Watch John Ray's heartbreaking report from Afghanistan
A warning this article contains descriptions and images readers may find distressing.
Their bare feet slip and slide in the snow. Six children stand outside the mud-walled room they call home.
It is freezing cold. But there’s no wood for the stove.
Their father is dead, they are destitute, and their mother is desperate.
"I’m beaten," she cries. "What more can we do. God knows, we have nothing."
John Ray reports from the streets of Kabul
We’ve seen Zia Gul at a local market. A middle-aged woman with her children laid out under a blanket, like goods for sale, as she begs passers-by for help.Their lives depend on strangers’ charity. But she’s in debt on the room she rents, and a gaping hole in the roof lets in the snow that has fallen heavily.This winter in Kabul, there is, it seems, a chill in every heart.When the Taliban took charge, Western aid vanished as quickly as the departing US troops.
The nation’s financial reserves have been frozen by Washington. The US regards key figures in Afghanistan’s government as terrorists.
So severe is the situation in the ward that two tiny babies have to share one of the working incubators
Food and other essential supplies are arriving – the UN eased some sanctions just before Christmas - but not enough to satisfy the great need.The economy has collapsed. There is no work and very little money in circulation. The markets are full of food - but many cannot afford to buy.We head across the city to another maze of mud-clogged alleys where 300 families find shelter from the biting wind, though not the gnawing hunger."The Taliban says it has brought us peace, but what good is peace if our children are hungry," says Sahib Khan.
'This hospital is seeing about a hundred cases per month of severe malnutrition,' says Unicef's Melanie Galvin
He’s an educated man. There is a shelf of books, and he was once a school-teacher. But now – like his neighbours – he is out of work and forced to think the unimaginable."If someone will buy my daughter, then I will sell her," he tells us. This is not a marriage arrangement, a common custom for adolescent girls.Sahib’s daughter looks perhaps four-years-old. Is her father serious? We cannot tell. But it is certainly a measure of his absolute misery."There is nothing else I can do," he says. "I can no longer look after her."The United Nations warns that Afghanistan is spiralling towards catastrophe, that a famine might kill more people than decades of war.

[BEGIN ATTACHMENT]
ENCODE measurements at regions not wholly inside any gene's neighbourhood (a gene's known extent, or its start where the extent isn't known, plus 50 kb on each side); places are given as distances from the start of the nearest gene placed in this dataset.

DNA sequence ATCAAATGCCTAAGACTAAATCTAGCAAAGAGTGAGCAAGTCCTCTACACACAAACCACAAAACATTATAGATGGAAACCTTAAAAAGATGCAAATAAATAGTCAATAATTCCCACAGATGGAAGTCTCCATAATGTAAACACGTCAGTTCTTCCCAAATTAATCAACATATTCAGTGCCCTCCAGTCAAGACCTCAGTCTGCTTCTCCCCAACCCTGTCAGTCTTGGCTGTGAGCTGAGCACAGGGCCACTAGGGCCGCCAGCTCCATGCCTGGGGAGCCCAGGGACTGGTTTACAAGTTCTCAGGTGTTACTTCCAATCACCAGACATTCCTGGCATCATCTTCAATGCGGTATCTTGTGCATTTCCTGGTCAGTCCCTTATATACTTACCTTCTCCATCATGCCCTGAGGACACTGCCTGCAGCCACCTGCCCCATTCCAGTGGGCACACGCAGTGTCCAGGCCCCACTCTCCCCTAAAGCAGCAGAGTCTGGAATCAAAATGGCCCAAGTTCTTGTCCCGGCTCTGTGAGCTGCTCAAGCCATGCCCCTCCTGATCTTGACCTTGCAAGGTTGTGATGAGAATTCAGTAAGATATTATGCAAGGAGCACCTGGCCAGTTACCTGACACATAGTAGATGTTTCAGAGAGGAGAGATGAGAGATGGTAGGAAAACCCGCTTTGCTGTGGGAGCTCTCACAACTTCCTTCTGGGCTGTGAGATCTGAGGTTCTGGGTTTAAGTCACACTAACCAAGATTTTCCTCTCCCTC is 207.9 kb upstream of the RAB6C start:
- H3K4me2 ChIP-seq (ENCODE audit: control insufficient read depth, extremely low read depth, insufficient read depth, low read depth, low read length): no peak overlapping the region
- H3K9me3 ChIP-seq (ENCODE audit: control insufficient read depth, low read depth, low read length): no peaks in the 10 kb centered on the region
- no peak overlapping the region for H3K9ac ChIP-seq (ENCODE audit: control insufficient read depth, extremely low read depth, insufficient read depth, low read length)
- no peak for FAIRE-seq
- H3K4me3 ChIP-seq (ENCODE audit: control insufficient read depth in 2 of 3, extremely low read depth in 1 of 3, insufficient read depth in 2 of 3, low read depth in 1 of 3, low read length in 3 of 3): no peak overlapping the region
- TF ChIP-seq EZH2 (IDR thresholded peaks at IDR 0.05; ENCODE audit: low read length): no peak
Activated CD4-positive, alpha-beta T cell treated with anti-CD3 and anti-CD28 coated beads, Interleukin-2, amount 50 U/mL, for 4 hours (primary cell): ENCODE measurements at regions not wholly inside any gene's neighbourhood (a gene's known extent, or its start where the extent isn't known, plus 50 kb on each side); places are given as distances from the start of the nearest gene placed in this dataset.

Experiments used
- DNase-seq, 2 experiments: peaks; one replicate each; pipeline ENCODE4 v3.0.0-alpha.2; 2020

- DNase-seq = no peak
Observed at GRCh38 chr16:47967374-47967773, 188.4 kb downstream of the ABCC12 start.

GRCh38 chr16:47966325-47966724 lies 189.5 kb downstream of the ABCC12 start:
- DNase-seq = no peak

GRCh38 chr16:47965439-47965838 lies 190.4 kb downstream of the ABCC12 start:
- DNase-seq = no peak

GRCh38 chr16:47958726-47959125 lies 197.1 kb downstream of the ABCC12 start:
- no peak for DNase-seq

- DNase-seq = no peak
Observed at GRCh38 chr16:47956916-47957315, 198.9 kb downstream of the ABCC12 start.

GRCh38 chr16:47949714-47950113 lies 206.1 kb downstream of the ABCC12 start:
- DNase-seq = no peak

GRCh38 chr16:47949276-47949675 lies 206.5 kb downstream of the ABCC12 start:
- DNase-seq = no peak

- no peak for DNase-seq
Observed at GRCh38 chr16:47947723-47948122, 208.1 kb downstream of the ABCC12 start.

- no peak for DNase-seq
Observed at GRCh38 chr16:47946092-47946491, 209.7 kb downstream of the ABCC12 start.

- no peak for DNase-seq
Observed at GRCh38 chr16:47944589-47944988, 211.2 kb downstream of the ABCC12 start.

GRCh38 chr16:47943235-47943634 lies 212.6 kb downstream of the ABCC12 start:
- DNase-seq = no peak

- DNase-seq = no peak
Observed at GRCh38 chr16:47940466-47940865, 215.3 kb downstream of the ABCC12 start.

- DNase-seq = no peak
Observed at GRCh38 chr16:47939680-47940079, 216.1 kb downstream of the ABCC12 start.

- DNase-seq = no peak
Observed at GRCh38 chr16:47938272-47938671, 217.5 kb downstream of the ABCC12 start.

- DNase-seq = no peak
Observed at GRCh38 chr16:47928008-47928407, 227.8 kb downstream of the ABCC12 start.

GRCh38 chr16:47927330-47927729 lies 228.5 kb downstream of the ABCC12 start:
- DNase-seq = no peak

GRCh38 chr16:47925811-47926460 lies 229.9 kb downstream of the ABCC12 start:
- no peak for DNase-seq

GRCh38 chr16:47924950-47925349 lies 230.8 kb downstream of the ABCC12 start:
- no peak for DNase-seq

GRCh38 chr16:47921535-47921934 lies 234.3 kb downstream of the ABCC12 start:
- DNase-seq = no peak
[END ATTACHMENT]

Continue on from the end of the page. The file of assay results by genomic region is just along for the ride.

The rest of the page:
98 per cent of people in Afghanistan are not getting enough to eat
While 24.4 million people (more than half the population) face extreme hunger
3.9 million children face severe malnutrition - up from 3.2m in October 2021
9 million people are at risk of famine
More than 13 million children are in desperate need of aid, a surge of 3.4 million in a single year
Melanie Galvin, chief of nutrition at UNICEF Afghanistan, told us: "It’s as severe as any crisis I have ever seen. We are seeing a doubling of cases of severe acute malnutrition. We think this is just the beginning. It is only going to get worse."It is not too late to avoid, but it requires compromise and political will on all sides.But there seems little is on show from Taliban spokesman, Bilal Karimi.
Up to 300 families find shelter from the biting wind in mud-clogged alleys in Kabul
He insists the scale of the crisis is over-played. And it is true, the Islamic Emirate of Afghanistan inherited huge problems of poverty and corruption from the Western-backed government.But the US, he insists, should release the $9 billion dollars of the country’s assets. "This money belongs to the people of Afghanistan," he tells me. "The people you say are hungry and facing starvation. It is not right to attach conditions."
I suggest they could build Western trust by allowing women unfettered access to education and the workforce."We have never prevented anyone from education or work," he claims."As regards to women, we will give them access, under the framework of Islamic principles."Kabul is not the city it was when the Taliban last ruled.
How likely is it for the humanitarian crisis in Afghanistan to improve? ITV News Correspondent John Ray reports live from Kabul
Women walk the street unaccompanied by men. The burqa is relatively rare. Beards are not compulsory, and some men wear Western clothes.The question is whether the Taliban has truly changed, or if, once they win international recognition, they will revert to the old days.At the city’s children’s hospital, they don’t have time to wait for an answer.Amina fights for breath. Her tiny, starved body is unable to fight off infection.Her mother tells us she will stay at her bedside until God decides her daughter’s fate. A doctor says he puts her chance of survival at one in three.
Babies are clinging on to life in the ward
Staff here are receiving salaries, thanks to the ICRC, but they worked for weeks without pay and they lack essential equipment and drugs.Every one of the mothers here has the same story. A husband dead or jobless. There’s no money to feed their children.And women who are pregnant and themselves malnourished deliver premature babies. In the neonatal intensive care unit, there are two tiny children in incubators. Saber is three-days-old. His twin brother Omar has already died.Saber’s eyes are closed, his chest heaves, and it is hard to watch as doctors and nurses do their best to save him.His mother has been warned that Saber’s time in this unhappy land will be measured in days.For 40 years there has been war in Afghanistan. Now, for the most part, there is peace and yet here is another generation born to suffer.
Click here to donate to the Disasters Emergency Committee (DEC) Afghanistan Crisis Appeal, a charity made up of 15 UK aid charities that specialises in humanitarian aid and disaster response. Its current appeal aims to help the 8 million people in Afghanistan who are at risk of famine this winter.